McAuley, da Fontoura Costa & Caetano (2007) further elaborate that the name “rich-club” originates from an analogy where nodes with a high degree (i.e., nodes with a comparatively large number of edges) can be considered “rich” (in connections to other nodes): “[W]hen [this] phenomenon is present, they form ‘clubs’ because they are well-connected among themselves. The relevance of the rich-club phenomenon is that its presence or absence typically reveals important high-level semantic aspects of a complex network” (p. 1).


The implementation of the rich-club algorithm in the NetworkX library follows the definition of McAuley, da Fontoura Costa & Caetano (2007) where the rich-club coefficient Φ(k) is calculated as “[…] the fraction between the actual and the potential number of edges […]” (p.1). It will take a value between 0 (lowest) and 1 (highest). The most important parameter for the calculation is the node degree, i.e., the total number of edges a given node has. We can therefore calculate the rich-club coefficient as the ratio of the number of edges a node has vs. the number of edges it could have. The higher the rich-club coefficient, the better the node is connected within the network compared to other nodes. Figure 2 shows for our data how the rich-club coefficient increases when the node degree increases.

Figure 2: Evolution of the rich-club coefficient based on node degree

Figure 3 shows the distribution of the rich-club coefficient for the Twitter accounts in our data set. 35 accounts take a value between 0.96 and 0.99, whereas 17 account even reach a rich-club coefficient of 1, proofing the existence of a rich-club. These 17 accounts are therefore (1) very well connected in the network overall and (2) well-connected among each other. These are the accounts that are central to the network and through their own interconnectedness, they are able to connect parts of the network that are not connected otherwise.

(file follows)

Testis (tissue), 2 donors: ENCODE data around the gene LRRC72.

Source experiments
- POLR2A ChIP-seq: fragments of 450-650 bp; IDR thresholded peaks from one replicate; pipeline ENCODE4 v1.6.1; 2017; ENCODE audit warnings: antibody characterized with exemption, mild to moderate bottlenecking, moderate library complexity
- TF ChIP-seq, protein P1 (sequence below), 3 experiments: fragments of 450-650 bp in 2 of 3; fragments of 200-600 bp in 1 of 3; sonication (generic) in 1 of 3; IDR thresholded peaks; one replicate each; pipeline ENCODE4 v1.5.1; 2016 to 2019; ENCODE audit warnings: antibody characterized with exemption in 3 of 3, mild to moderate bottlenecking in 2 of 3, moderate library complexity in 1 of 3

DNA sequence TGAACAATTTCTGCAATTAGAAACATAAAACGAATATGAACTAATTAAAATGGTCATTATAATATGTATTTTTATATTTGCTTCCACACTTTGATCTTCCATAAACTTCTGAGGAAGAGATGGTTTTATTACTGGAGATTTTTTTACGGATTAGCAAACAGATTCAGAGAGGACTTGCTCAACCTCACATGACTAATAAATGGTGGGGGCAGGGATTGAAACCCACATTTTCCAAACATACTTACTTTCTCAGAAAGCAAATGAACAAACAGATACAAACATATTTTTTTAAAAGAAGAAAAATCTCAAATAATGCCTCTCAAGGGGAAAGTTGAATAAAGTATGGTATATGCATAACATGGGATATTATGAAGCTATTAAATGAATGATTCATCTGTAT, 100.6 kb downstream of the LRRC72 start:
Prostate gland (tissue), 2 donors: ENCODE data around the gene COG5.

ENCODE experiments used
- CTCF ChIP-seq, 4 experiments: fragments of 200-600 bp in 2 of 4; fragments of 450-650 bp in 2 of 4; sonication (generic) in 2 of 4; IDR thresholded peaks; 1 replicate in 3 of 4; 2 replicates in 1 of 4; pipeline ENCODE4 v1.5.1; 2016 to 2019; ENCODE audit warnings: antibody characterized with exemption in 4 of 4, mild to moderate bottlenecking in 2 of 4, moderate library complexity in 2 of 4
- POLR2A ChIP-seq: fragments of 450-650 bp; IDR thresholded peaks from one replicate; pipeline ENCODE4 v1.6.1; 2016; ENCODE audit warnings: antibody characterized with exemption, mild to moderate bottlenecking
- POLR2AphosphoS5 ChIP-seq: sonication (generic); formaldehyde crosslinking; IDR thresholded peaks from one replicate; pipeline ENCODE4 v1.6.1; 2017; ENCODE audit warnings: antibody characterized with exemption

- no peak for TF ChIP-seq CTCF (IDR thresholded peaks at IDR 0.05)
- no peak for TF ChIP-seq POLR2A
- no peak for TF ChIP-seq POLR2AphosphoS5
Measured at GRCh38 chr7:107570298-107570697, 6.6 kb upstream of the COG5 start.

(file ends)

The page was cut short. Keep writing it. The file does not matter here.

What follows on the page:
Figure 3: Distribution of the rich-club coefficient across all accounts analyzed

Figure 4 is a visualization of the network where the node size represents the node degree. The rich-club is highlighted in dark blue, whereas Trump is highlighted in red. Interestingly, Trump himself is not a member of the rich-club. At the time the research was conducted, Trump only had 52 Twitter friends and not every one of the Top 100 accounts had him as their friend. Therefore, his node degree is considerably lower than the possible maximum. Since the node degree is a very important parameter in the calculation of the rich-club coefficient, Trump’s coefficient amounts to 0.98 which is slightly lower than 1.

Figure 4: Visualization of the entire Twitter network with the rich-club and Trump highlighted


It can be assumed that the members of the rich-club in Trump’s Twitter network are the ones that shape(d) his world view in the digital sphere. Not only are they part of the 100 Twitter accounts Trump retweeted most often over the course of almost 11 years. They are also the most integral part of this network of 100 accounts as they are not only well-connected to the entire network, but especially well connected among themselves. The people and organizations identified as members of the rich-club within Donald Trump’s Twitter network are listed in the table below.

Appendix: Table of the Members of the Rich-Club

Note: this table displays the account holders as of December 2020. Official government accounts might have been transferred to representatives of the Biden administration by January 20, 2021.

Table of the Members of the Rich-Club_December 2020

Author: Salome Isch, Thomas Jenny, Adriana Ricklin


Bickart, B., Fournier, S, & Nisenholtz, M. (2017). What Trump Understands About Using Social Media to Drive Attention. Retreived 2021-02-05 from

McAuley, J. J., da Fontoura Costa, L. & Caetano, T. S. (2007). The rich-club phenomenon across complex network hierarchies. Applied Physics Letters, 91 (084103), 1—4. doi:

The Trump Archive (no date): Trump Twitter Archive V2. Retrieved 2021-02-08 from

Twitter Inc. (2021): Permanent suspension of @realDonaldTrump. Retrieved 2021-01-31 from

Woodward, B. (2018). Fear. Trump in the White House, London: Simon & Schuster.

Zhou, S. & Mondragón, R. J. (2004). The rich-club phenomenon in the Internet topology. IEEE Communications Letters, 8 (3), 180—182. doi: 10.1109/LCOMM.2004.823426